I am no advocate of passivity. Quakerism, as I understand it, does not mean quietism. A very successful and famous novelist in the s, Child's popularity plummeted when she outraged her readers with the publication of her first abolitionist piece in , An Appeal in Favor of That Class of Americans Called Africans.
With chapters that delineated the "Brief History of Negro Slavery" and offered a "Comparative View of Slavery, in Different Ages and Nations," Child's Appeal presented a rational argument in favor of immediate abolition of slavery and, most radically at the time, full integration of African Americans into society. Child situated her Appeal in logical, rather than sentimental, reasoning, and the ruinous consequences of that decision on her career indicate the restrictions women writers faced. For the most part, after she was vilified for participating in a masculine tradition, Child shifted her political campaign into her sentimental fiction writing, a genre carved out by and, mostly, for women.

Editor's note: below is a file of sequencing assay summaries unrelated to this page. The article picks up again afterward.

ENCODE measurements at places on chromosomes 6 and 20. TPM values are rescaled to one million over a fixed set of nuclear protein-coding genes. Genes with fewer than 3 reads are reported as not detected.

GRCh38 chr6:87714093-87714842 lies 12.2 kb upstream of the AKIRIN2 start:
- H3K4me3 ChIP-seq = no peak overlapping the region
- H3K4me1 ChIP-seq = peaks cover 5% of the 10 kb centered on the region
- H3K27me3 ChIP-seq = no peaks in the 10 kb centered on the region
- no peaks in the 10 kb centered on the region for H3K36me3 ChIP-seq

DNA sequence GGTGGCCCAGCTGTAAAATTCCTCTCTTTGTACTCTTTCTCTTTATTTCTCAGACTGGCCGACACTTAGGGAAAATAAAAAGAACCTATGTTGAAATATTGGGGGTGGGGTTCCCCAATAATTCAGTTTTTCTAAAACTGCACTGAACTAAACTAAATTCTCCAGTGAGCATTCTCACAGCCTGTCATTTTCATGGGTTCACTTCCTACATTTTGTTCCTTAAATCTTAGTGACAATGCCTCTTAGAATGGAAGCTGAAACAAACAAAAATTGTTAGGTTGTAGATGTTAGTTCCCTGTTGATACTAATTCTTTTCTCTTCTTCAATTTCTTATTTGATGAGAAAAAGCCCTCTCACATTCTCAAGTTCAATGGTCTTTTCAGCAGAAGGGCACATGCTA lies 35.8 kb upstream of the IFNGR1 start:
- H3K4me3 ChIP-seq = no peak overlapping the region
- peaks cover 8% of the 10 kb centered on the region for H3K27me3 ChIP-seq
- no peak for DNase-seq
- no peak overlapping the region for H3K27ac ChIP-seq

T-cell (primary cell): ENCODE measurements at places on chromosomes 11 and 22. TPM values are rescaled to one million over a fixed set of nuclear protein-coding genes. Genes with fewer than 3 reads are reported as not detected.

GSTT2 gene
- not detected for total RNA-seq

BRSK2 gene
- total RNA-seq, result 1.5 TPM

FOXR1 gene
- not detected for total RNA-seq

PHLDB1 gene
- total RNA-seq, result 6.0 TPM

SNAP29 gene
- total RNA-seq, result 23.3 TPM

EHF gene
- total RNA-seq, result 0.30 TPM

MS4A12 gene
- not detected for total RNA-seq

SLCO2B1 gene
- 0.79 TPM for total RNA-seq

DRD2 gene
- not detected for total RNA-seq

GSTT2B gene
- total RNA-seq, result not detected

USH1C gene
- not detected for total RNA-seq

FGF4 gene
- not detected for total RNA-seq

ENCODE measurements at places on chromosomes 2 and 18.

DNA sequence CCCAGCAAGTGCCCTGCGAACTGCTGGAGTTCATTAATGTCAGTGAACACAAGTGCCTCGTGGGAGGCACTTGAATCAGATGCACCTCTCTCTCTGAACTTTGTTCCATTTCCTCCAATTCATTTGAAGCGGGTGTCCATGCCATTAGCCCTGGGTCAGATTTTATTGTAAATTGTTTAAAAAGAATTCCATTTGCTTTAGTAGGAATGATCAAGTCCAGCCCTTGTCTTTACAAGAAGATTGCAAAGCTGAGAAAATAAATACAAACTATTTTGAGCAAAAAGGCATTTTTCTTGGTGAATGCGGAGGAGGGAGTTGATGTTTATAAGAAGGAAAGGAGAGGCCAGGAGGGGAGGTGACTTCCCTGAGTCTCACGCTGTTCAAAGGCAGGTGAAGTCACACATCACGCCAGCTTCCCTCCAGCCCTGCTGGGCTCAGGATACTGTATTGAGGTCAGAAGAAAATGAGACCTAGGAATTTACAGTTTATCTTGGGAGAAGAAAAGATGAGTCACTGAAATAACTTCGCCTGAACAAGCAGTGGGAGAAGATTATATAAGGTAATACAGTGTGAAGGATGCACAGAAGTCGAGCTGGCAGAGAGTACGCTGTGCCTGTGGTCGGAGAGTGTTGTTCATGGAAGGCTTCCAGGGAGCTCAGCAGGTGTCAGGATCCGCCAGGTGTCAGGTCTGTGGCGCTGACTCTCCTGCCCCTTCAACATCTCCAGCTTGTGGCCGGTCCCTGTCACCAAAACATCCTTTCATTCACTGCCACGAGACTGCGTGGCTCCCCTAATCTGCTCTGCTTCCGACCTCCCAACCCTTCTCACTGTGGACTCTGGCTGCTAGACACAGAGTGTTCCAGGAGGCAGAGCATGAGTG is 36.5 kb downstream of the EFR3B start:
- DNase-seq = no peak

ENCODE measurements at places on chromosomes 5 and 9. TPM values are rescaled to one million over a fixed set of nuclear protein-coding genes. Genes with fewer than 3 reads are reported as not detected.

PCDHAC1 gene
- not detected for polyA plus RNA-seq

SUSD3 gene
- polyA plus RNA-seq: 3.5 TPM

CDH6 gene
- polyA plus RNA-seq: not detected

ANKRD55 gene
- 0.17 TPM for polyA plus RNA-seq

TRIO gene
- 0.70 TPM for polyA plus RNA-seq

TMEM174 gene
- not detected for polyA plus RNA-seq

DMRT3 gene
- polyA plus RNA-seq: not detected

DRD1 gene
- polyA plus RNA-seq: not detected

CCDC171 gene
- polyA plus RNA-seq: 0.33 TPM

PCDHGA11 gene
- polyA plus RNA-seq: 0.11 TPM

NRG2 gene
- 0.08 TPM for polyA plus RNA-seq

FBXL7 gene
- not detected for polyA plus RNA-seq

The Boston-based antislavery gift book series The Liberty Bell , which ran from to , provided the ideal forum for Child's abolitionist fiction. Child's Liberty Bell stories exemplify the emotionally charged emphasis on slavery's devastation of family and home that would become conventional in abolitionist fiction. In the short story "Charity Bowery" , for example, the title character, a former slave, tells the narrator the story of how she came to be separated from each of her sixteen children.